re-edit your post, add the copyright symbol (letter c in circle) followed by Labrat and everyone else who's versus made the final cut, then find a media lawyer.
No need, copyright automatically exists whether the copyright symbol is displayed or not. But not sure how "fair usage" would apply in this case.
 
#6
Do you have a link to your post?

Is the news clip anywhere on the net yet?

I have no idea about copyright law, I'm just curious.
 
#7
You're not really going to court over this:


labrat said:
Well, the best songs can go on for ever and ever, with as many verses/choruses as you like - so the ideal base to work from is clear....


What shall we do with the captured sailors


so, for starters I'll give you verse one!

take away his i pod and make him blubber
take away his i pod and make him blubber
take away his i pod and make him blubber
earlie in the morning

chorus
OOh'ray and faye is gopping
OOh'ray and faye is gopping
OOh'ray and faye is gopping
earlie in the morning
Would you really want your name associated with it? :)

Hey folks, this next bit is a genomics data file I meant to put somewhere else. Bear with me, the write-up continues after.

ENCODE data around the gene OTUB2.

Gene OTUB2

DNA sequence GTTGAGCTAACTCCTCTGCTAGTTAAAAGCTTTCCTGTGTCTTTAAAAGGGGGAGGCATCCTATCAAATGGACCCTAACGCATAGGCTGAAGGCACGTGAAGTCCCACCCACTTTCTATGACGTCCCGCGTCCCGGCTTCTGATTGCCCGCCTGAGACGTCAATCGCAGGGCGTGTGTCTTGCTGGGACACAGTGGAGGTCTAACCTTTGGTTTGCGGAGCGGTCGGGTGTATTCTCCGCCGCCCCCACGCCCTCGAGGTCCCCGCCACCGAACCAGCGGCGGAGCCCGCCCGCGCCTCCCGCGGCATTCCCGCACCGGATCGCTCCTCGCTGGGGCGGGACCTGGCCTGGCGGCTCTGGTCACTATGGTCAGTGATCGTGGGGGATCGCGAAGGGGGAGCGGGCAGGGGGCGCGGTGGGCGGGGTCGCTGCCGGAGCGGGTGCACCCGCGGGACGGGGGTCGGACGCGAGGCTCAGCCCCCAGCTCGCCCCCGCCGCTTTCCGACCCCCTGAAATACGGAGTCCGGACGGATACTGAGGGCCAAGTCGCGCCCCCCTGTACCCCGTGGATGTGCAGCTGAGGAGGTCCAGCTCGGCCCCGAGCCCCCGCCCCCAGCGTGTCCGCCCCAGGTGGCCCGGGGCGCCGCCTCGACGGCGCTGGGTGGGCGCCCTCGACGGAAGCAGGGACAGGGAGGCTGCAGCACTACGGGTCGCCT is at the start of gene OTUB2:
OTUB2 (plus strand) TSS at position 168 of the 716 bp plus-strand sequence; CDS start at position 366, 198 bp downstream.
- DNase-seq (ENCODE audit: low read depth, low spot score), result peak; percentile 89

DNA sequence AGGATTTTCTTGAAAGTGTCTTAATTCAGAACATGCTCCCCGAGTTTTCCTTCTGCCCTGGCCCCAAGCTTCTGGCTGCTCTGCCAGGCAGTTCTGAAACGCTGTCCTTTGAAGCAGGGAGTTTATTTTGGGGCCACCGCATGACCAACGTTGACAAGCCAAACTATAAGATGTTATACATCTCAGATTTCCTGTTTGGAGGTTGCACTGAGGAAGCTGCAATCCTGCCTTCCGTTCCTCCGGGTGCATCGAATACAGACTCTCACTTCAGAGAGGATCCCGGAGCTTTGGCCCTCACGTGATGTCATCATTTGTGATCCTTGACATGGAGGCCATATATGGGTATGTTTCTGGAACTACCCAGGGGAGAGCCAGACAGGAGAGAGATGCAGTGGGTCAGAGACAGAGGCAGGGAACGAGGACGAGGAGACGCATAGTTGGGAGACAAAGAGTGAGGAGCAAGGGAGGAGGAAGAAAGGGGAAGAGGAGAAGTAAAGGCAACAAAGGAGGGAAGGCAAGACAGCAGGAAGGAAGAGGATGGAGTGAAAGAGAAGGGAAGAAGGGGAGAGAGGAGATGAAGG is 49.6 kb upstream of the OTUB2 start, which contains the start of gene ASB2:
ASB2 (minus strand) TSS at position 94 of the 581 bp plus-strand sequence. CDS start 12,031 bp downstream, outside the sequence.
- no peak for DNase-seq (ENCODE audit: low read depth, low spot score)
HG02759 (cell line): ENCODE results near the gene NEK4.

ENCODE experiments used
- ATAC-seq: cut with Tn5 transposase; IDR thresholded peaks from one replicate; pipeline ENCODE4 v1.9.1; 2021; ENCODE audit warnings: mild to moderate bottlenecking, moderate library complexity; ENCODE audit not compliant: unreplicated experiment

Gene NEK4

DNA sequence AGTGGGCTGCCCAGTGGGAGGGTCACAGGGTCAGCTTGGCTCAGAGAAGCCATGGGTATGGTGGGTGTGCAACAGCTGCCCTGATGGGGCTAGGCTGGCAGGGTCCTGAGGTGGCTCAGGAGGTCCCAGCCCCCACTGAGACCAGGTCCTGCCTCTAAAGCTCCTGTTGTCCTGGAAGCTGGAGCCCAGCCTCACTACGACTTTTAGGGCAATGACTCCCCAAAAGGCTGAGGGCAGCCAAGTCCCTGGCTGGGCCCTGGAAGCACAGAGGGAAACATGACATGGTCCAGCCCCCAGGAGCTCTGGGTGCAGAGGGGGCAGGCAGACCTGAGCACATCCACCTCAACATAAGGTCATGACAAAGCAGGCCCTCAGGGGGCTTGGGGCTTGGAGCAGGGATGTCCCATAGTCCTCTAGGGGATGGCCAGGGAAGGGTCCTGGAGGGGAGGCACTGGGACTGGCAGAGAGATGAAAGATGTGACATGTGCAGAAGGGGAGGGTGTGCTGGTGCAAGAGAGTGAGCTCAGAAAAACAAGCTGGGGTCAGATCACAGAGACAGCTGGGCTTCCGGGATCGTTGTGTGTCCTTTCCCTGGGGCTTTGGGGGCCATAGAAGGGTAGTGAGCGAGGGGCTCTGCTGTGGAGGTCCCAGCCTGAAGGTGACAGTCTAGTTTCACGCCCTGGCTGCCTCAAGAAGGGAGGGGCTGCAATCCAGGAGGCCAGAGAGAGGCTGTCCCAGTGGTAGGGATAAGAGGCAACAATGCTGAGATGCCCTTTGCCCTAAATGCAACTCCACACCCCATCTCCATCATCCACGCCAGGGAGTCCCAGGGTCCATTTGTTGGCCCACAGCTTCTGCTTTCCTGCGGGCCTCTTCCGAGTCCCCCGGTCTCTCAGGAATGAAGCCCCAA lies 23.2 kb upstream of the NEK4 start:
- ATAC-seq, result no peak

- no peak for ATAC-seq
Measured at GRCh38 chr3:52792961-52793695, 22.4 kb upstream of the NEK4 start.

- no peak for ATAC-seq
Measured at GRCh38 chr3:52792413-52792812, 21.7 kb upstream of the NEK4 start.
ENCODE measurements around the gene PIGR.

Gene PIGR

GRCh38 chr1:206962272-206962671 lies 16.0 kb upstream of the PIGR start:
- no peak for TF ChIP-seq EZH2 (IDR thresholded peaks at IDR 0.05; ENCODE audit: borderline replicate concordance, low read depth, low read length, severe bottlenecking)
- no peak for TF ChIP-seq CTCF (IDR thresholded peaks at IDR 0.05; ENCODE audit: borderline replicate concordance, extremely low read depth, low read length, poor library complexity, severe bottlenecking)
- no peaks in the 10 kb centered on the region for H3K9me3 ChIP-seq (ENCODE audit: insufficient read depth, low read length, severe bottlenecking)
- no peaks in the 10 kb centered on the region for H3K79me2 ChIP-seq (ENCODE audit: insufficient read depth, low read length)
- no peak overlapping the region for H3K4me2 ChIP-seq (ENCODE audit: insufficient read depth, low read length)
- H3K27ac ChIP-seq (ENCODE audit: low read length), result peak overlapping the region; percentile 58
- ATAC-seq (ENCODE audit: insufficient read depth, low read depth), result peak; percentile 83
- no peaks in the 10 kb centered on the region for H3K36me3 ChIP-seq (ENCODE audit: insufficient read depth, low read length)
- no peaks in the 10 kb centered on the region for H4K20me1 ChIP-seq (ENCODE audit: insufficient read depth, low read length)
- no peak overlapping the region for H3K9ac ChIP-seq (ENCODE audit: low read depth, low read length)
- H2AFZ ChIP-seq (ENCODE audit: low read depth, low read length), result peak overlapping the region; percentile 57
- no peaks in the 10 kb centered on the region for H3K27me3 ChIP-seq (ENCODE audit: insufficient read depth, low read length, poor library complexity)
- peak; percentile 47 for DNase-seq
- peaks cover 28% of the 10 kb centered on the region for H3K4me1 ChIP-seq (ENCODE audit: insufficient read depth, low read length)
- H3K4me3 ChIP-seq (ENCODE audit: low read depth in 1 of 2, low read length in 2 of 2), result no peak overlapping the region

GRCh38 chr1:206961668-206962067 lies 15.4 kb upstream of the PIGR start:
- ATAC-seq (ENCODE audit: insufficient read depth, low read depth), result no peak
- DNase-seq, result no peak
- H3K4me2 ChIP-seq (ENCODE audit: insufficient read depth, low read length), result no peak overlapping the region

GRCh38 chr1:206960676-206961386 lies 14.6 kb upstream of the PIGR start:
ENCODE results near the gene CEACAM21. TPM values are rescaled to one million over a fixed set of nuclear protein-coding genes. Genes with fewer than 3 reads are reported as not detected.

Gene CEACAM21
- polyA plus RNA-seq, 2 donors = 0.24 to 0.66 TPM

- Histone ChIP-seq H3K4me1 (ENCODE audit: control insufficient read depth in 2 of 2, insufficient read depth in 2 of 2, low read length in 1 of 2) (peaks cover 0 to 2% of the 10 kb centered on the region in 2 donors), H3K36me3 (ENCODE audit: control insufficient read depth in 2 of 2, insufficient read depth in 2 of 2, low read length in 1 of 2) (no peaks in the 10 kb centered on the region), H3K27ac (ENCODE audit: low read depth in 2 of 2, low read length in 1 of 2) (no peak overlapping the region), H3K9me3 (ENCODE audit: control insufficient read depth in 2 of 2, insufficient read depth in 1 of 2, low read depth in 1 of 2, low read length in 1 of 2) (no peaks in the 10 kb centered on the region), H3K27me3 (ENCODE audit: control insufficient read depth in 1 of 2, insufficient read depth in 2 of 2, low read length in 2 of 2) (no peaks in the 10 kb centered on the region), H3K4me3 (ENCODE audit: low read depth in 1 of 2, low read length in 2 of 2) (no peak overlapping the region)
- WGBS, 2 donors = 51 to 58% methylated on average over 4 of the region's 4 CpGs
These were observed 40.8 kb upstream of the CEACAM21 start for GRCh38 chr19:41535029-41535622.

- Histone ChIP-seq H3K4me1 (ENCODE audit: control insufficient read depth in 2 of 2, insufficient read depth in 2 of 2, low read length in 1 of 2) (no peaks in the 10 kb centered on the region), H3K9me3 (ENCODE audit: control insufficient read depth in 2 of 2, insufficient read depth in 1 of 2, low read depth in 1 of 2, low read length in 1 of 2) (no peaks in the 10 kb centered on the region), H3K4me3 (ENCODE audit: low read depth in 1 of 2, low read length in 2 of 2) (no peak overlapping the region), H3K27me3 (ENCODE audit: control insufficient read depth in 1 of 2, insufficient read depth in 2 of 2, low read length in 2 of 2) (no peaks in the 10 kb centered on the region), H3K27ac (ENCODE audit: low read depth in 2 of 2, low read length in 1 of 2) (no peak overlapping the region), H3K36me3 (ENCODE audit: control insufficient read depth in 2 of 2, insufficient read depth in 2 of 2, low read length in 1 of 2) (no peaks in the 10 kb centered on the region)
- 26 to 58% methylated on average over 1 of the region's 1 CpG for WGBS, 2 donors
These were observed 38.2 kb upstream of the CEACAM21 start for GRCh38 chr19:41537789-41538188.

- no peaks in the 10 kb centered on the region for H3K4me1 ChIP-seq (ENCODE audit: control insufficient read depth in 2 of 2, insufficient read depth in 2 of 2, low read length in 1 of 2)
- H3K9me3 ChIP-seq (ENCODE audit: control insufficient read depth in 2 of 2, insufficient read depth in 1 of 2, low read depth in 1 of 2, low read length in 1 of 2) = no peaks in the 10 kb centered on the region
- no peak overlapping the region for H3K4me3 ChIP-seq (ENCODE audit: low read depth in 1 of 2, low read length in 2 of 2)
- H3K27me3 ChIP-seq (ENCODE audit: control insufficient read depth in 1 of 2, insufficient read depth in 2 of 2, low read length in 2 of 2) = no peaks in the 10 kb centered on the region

#8
Hey, if the fecking lying bbc twats are going to use my work, then they can at least be expected to ask permission and make a donation to my chosen charity!
 
#10
Can you prove that you wrote those lyrics? Typing them on here is no proof that you are the owner of such lyrics.
When I used to play in a band I would send all new songs to myself in the post by registered mail after I had recorded them. Then if I was ever going to take someone to court for copyright theft all I had to do was take in the unopened package containing the CD which had a date stamped on the top by the post office proving that I had written said songs on or before a certain date.
Never actually tested that this works but everyone in a band does it.